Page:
The development of convenience devices which accept higher denominations of currency to allow the purchase of more expensive items, for example gasoline for an automobile, while still allowing the dispensing of currency and/or coins as change was inevitable. U.S. Pat. No. 6,055,521 issued to Ramsey et al. discloses an integrated cash station and change dispensing system to be used at a gas station to accept and dispense currency, or coins, or a combination of both. The '521 patent teaches a cash console that instructs a currency and change dispensing means to dispense an appropriate amount of change to a purchaser upon completion of a transaction. In this regard, the cash console instructs the coin dispenser to dispense appropriate coins to the change drawer and instructs a currency dispenser to dispense an appropriate number of bills to the change drawer. The system according to the Ramsey '521 patent is not concerned with maximizing the space in a vending machine dedicated to holding product as it is primarily a cash receipt system with an electronic control signal output to a separate dispensing device, a gas pump.

The foregoing described devices of the Sugimoto and Ramsey patents are not suitably designed to be incorporated into vending machines, particularly those utilizing the established vending machine communication protocols. Accordingly, a need arises for a system which will allow a bill acceptor and dispenser to be incorporated into a vending machine operating on a standardized vending machine protocol to allow the vending machine to dispense change in the form of coins and/or currency according to the amount of change to be dispensed and the availability of specific denominations of coins and currency.

INVENTION SUMMARY

The present invention is directed to a system which will allow a bill acceptor and dispenser to be incorporated into a vending machine operating on a standardized vending machine protocol to allow the vending machine to dispense change in the form of coins and/or currency according to the amount of change to be dispensed and the availability of specific denominations of coins and currency.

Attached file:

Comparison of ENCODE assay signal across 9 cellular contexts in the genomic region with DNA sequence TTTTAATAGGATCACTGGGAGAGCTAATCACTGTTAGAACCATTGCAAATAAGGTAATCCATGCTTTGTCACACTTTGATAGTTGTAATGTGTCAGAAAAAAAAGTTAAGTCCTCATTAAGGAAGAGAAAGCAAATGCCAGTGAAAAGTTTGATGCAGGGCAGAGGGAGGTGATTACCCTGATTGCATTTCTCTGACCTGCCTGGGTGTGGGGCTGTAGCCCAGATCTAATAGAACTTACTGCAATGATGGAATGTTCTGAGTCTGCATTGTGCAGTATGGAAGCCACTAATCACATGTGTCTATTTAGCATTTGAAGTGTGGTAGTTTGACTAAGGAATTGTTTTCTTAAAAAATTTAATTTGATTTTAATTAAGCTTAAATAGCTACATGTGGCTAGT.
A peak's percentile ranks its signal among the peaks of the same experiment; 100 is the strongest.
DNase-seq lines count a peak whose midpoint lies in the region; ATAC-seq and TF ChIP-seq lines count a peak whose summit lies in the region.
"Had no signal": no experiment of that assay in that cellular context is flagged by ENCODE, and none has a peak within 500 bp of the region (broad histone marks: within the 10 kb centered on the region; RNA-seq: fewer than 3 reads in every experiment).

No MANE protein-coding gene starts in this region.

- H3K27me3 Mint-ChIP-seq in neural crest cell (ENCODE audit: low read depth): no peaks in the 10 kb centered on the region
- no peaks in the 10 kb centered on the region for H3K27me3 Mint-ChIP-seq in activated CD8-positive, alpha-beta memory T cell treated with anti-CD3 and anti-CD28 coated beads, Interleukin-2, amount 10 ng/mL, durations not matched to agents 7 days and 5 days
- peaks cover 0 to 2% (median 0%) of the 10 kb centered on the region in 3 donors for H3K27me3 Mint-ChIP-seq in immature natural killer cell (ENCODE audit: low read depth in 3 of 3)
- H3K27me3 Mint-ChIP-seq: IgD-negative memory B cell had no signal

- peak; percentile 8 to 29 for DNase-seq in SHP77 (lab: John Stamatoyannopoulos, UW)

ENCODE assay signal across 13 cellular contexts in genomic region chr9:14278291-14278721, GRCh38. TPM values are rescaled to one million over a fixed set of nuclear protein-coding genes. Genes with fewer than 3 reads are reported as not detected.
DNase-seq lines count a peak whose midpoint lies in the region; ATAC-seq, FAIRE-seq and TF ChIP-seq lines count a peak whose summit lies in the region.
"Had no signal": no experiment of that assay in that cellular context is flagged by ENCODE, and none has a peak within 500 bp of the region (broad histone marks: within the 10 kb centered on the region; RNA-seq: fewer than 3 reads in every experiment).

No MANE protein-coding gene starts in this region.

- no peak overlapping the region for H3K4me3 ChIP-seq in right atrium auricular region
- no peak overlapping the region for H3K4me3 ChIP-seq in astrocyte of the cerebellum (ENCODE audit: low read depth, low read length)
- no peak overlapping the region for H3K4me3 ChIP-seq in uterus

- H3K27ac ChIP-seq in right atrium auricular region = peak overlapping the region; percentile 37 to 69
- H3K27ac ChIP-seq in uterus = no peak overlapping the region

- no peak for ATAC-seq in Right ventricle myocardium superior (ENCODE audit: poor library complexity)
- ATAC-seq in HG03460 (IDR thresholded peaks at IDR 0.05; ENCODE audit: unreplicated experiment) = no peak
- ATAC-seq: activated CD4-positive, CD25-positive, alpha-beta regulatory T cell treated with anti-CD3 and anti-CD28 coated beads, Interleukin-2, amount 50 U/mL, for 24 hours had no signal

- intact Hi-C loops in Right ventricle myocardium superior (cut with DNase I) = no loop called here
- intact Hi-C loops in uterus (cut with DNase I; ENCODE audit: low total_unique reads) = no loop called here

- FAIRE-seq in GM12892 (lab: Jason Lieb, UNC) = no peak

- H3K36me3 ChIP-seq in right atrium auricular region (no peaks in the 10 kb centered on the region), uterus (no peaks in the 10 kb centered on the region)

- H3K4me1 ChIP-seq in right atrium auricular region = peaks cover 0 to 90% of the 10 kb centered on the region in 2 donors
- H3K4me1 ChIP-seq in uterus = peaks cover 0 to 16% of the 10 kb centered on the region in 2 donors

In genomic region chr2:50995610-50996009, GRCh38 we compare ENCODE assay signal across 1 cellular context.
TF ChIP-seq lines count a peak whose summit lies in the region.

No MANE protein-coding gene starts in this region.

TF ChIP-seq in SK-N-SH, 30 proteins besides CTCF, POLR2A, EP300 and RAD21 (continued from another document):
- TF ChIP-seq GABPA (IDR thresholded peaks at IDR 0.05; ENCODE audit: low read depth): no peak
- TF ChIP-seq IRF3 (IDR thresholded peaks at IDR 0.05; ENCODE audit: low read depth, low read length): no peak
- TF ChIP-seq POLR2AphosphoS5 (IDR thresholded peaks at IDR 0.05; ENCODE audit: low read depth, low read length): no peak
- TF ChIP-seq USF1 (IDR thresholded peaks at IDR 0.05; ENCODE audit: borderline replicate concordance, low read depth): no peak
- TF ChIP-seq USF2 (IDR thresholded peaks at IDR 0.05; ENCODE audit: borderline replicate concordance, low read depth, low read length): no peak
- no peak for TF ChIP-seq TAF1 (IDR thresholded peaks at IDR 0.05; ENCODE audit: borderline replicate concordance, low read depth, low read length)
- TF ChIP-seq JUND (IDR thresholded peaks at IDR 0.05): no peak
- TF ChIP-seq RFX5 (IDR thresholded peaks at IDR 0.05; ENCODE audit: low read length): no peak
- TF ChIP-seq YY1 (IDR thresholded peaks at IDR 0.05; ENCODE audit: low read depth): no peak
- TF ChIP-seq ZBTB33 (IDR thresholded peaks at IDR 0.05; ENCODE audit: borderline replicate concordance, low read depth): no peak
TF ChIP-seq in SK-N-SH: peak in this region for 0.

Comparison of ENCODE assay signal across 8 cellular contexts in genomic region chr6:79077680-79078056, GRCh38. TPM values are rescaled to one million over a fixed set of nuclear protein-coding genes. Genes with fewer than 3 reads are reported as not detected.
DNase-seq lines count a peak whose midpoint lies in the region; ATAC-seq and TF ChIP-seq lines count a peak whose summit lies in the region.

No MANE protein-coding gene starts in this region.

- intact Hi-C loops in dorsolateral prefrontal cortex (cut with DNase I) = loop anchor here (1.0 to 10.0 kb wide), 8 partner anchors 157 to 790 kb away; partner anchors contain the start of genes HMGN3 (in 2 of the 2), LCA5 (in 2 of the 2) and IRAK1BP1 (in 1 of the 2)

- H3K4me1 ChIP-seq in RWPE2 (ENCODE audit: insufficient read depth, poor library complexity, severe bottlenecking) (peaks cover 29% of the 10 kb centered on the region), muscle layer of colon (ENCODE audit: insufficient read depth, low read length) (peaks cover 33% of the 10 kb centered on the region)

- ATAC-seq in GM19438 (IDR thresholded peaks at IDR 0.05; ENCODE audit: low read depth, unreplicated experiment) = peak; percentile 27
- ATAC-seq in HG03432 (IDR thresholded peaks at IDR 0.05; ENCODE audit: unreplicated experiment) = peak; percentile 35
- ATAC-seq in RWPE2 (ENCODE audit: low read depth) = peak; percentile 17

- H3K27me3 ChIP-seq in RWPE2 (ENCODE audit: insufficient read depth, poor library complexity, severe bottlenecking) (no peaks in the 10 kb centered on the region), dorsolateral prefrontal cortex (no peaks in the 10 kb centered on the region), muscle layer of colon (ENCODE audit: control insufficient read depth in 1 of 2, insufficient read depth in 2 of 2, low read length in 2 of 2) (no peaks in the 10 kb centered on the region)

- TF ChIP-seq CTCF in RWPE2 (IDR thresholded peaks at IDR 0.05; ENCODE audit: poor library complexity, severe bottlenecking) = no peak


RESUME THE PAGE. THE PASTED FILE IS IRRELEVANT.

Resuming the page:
BRIEF DESCRIPTION OF THE DRAWINGS

FIG. 1 shows a representative vending machine operating on the NAMA protocol including the system incorporating a bill acceptor-dispenser to provide change in the form of currency or coins, as appropriate, according to the present invention;

FIG. 2 shows a perspective view of the bill acceptor-dispenser including the note box and note hopper assembly for use in the present invention;

FIG. 3 illustrates the control system configuration of the bill acceptor-dispenser coupled to the vending machines VMC according to the present invention; and

FIG. 4 is a logic diagram showing the note validation and note storing dispensing features of the control system for operating the system according to the present invention.

FIG. 5 is a simplified schematic drawing of the first embodiment of the invention wherein the change instruction from the VMC is directed to the bill acceptor-dispenser.

FIG. 6 is a simplified schematic drawing of a second embodiment of the invention wherein the change instruction from the VMC is directed to the coin acceptor/changer.

DETAILED DESCRIPTION OF THE PREFERRED EMBODIMENTS